Originally Posted by Nitro_123
@trevd Do you have anything to say about this ?
I've not got a device in my hands yet to be able to give a proper device focused opinion on this.
but since you ask, I will say It really all depends on the bootloader setup on the device and how accessible that is, it could well be a proprietary Samsung Design in which case I wouldn't want to "mess" with it unless you had a JTag handy for when s**t goes wrong, otherwise you'll be holding a very expensive brick.
Even without bootloader access theoretically you could create a 3rd stage bootloader ( possibly Grub2/uboot ) which sits in place of the kernel in the boot image ( or recovery image ) , this would give the Option to load android or chainload into the windows boot manager, this is how things are done on classic x86.
If you have to go with a 3rd Stage Loader then the first steps is to get your own code running instead of the Standard Kernel Initialization inside an android boot image, There's all sorts of fun to be had after that as basically you'd need to place things in memory where the Kernel or the Boot Manager is expecting to find them amongst many other things.
Standard Windows 7/8 Installations setup a "hidden ( not assigned a drive letter in windows) " 100MB NTFS partition which contains the bootmgr.exe ( TRIVIA : boot manager replaced NT LOADER ( NTLDR ) which was used by Windows XP ). The boot configuration datafile ( BCD ) contains the settings for loading the actual operating system.
I wouldn't be too concerned about the closed source nature of Windows as there's still plenty of folks doing some absolutely bonkers **** with Windows/Windows Booting. Check out http://reboot.pro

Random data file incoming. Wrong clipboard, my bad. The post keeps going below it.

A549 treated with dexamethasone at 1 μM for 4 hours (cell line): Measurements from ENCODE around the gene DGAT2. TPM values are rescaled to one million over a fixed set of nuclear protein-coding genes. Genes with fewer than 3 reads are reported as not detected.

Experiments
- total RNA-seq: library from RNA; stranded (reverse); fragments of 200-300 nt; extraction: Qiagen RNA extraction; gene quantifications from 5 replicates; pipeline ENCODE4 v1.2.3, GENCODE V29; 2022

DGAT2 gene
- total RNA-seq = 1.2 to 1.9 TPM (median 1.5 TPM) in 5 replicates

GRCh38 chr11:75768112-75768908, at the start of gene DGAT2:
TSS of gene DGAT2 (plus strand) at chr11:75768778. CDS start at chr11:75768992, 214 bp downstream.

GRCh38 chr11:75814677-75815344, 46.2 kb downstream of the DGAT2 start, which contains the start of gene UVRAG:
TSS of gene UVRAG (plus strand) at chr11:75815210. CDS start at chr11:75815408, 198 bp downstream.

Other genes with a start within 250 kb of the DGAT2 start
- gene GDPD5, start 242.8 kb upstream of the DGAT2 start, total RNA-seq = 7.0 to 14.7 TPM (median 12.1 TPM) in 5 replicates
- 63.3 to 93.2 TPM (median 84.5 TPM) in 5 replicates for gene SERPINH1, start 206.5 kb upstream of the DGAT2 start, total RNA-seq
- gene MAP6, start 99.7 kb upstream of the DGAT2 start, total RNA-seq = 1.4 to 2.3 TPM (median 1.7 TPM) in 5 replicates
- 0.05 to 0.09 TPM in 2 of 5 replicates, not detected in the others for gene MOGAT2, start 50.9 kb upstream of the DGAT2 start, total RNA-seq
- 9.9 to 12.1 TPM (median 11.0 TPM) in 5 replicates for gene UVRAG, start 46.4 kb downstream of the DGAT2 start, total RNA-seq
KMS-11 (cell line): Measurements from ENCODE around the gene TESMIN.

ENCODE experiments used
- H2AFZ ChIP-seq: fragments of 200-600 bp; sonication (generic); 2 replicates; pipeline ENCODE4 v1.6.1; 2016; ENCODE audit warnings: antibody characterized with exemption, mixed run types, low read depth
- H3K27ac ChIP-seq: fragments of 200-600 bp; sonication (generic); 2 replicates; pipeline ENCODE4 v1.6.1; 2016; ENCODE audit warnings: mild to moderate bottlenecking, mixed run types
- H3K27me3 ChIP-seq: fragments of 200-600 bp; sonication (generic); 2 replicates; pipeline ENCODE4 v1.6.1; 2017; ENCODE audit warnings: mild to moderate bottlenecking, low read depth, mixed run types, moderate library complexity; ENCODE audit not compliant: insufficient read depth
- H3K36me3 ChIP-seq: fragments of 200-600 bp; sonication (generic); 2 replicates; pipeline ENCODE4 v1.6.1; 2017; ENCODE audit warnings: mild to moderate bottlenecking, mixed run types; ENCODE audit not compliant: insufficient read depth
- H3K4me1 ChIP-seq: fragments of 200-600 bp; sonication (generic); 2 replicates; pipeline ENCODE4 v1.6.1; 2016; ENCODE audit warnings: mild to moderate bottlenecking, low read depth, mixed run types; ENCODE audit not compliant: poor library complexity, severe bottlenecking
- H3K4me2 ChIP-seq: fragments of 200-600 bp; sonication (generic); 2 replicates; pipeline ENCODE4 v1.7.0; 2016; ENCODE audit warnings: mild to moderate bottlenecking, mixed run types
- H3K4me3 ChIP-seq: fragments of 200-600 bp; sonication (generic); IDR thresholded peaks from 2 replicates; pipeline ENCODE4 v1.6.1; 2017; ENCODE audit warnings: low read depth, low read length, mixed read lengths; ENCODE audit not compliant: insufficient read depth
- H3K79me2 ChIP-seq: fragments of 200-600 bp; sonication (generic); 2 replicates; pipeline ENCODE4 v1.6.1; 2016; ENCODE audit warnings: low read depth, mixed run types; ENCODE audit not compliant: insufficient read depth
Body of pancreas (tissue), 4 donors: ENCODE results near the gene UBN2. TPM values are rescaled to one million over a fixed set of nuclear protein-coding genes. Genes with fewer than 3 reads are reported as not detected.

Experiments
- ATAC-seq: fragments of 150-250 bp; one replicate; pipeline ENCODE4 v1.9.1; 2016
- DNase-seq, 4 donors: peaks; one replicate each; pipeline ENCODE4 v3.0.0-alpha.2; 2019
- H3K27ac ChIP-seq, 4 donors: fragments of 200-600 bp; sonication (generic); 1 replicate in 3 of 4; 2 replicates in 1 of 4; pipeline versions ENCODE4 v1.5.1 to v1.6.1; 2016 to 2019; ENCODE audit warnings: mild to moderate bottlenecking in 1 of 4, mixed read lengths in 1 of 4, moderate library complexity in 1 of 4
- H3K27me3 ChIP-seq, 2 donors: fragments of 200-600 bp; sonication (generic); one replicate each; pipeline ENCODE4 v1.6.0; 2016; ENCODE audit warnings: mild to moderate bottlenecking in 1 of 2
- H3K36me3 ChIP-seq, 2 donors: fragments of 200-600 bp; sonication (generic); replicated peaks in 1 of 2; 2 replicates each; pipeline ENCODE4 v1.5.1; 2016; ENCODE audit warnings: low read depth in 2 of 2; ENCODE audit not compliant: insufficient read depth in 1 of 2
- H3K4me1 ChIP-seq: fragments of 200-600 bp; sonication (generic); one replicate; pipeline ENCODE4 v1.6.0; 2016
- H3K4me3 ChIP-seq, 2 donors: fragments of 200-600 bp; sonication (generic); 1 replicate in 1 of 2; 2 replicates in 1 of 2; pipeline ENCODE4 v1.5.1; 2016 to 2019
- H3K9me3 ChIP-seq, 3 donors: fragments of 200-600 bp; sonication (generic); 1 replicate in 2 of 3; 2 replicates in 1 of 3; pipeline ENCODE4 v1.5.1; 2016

if you want to see some of that. My favourite is the 10MB WindowsXP that boots cmd.exe and nothing else LOL WAT!?! . I'm not saying you'll find the answers there but I'd consider it the "state of the art" when booting windows in unusual ways.
Without getting too far ahead, if you did get it booting then it appears the Asus Memo Pad FHD 10 which is a windows 8 device has the same SOC so I would expect there to be driver support already present ( or available ).
Additionally I've not even considered UEFI and how that would affect the whole scenario as I've not delved into the UEFI chaos yet.
Personally I've not used Windows in anger for a couple of years and I've only booted Windows 8 in VM's just to have a look, so my "WindowsFu" is getting a little rusty.
In Summary : Technically Possible ( anything is possible ) - All depends on the bootloader and how much you want it! and to paraphrase @wranglerray
"If it was easy, everyone would be doing it"
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